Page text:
Ciliate gilia (Linanthus ciliatus (Benth.) Greene.) – an infusion was used as a remedy for coughs and colds in children (Chesnut 1902).

Rosinwood (Grindelia sp.) – a decoction of the whole plant was used to cure colic and colds, especially in children (Chesnut 1902).

White horehound (Marrubium vulgare L.) – a decoction of leaves and stems was used to cure colds (Chesnut 1902).

Pepper vine (Clematis ligusticifolia Nutt.) – the stems were chewed to cure colds and sore throat (Chesnut 1902).

Bigflower Tellima (Tellima odorata) – roots were chewed to relieve colds (Chesnut 1902).

Dog fennel / fireweed (Anthemis cotula) – this plant has extremely irritating juices that cause a burning sensation, but the fresh plants were sometimes placed in bath water as a wash for severe colds (Chesnut 1902).

References:

Chesnut, V. K. 1902. Plants used by the Indians of Mendocino County, California. Government Printing Office, Washington, DC.

Goodrich, J., Lawson, C., and Lawson, V. P. 1980. Kashaya Pomo plants. American Indian Studies Center, University of California, Los Angeles, CA.

Moore, M. 1993. Medicinal plants of the Pacific West. Museum of New Mexico Press, Santa Fe, NM.

Strike, S. S. 1994. Ethnobotany of the California Indians; Vol. 2. Aboriginal uses of California’s indiginous plants. Koeltz Scientific Books USA, Champaign, IL.

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The Great Spirit Provides

“Brother, – As you have lived with the white people, you have not had the same advantage of knowing that the great Being above feeds his people, and gives them their meat in due season, as we Indians have, who are frequently out of provisions, and yet are wonderfully supplied, and that so frequently, that it is evidently the hand of the great Owaneeyo that doth this. Whereas the white people have commonly large stocks of tame cattle, that they can kill when they please, and also their barns and cribs filled with grain, and therefore have not the same opportunity of seeing and knowing that they are supported by the Ruler of heaven and earth.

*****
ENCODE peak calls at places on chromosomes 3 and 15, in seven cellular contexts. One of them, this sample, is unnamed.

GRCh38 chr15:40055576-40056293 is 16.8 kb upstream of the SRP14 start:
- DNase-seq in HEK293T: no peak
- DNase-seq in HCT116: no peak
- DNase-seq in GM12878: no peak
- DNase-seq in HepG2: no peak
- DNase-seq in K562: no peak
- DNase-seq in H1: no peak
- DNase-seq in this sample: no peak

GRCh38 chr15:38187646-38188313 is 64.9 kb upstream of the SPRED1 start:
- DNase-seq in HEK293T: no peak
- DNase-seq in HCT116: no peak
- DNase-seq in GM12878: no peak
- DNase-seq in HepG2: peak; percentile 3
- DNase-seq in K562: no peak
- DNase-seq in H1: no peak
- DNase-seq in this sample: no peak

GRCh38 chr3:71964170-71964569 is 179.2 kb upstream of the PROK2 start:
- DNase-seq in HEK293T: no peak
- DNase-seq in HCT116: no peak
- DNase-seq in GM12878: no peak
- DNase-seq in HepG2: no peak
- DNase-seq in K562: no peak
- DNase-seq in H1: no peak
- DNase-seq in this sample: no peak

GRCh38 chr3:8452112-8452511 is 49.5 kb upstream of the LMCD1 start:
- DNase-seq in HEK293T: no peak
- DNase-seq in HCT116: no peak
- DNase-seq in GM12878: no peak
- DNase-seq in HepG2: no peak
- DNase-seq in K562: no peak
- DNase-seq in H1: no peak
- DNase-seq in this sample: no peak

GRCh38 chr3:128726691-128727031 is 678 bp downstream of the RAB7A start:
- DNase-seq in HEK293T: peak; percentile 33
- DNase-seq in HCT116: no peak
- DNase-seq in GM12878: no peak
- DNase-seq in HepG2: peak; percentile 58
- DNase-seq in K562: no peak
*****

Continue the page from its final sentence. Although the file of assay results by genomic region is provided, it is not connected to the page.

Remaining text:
Brother, – I know that you are now afraid that we will all perish with hunger, but you have no just reason to fear this.

Brother, – I have been young, but now am old; I have been frequently under the like circumstances that we are now, and that some time or other in almost every year of my life; yet I have hitherto been supported, and my wants supplied in time of need.

Brother, – Owaneeyo sometimes suffers us to be in want, in order to teach us our dependence upon him, and to let us know that we are to love and serve him; and likewise to know the worth of the favors that we receive, and to make us more thankful.

Brother, – Be assured that you will be supplied with food, and that just in the right time; but you must continue diligent in the use of means. Go to sleep, and rise early in the morning and go a-hunting; be strong, and exert yourself like a man, and the Great Spirit will direct your way.”

This quote was spoken by an Indian elder and later paraphrased by James Smith. At the time it was spoken, these two plus the young son of the Indian were going hungry during a harsh winter, being reduced to boil scavenged bones as their only nutriment. The rest of the Indians had been away for a long time owing to the ongoing war with the colonists. The Indian elder detects despair in Smith and gives this speech to comfort him. The next day, Smith decides to escape, leaving the elder and boy without an able hunter. In ten miles, he find buffalo tracks, which he pursues and succeeds in killing a large cow, of which he brings back the meat to the elder and boy at camp.

Source: Smith, J. Col. James Smith’s Life Among the Delawares, 1755-1759. In Kephar, H. (2005) The account of Mary Rowlandson and other Indian captivity narratives. Dover Publications, Mineola, NY.

great spirit

Religion and spiritual beliefs play an important role in how people treat their environment. Many may think that the American Indians were unable to achieve as high a degree of “civilization” as invading cultures because they somehow lacked the understanding, skills, or motivation. In fact, the Indians opposed the environmental destruction by colonists and refused to adopt agro-industrial practices on religious grounds. This is the thesis of the book In the Absence of the Sacred by Jerry Mander. It certainly seems that the animist religions of the Indians, which attribute souls to all living creatures plus rocks, mountains, and water bodies, would reject wanton destruction of the environment.

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indian animal spirits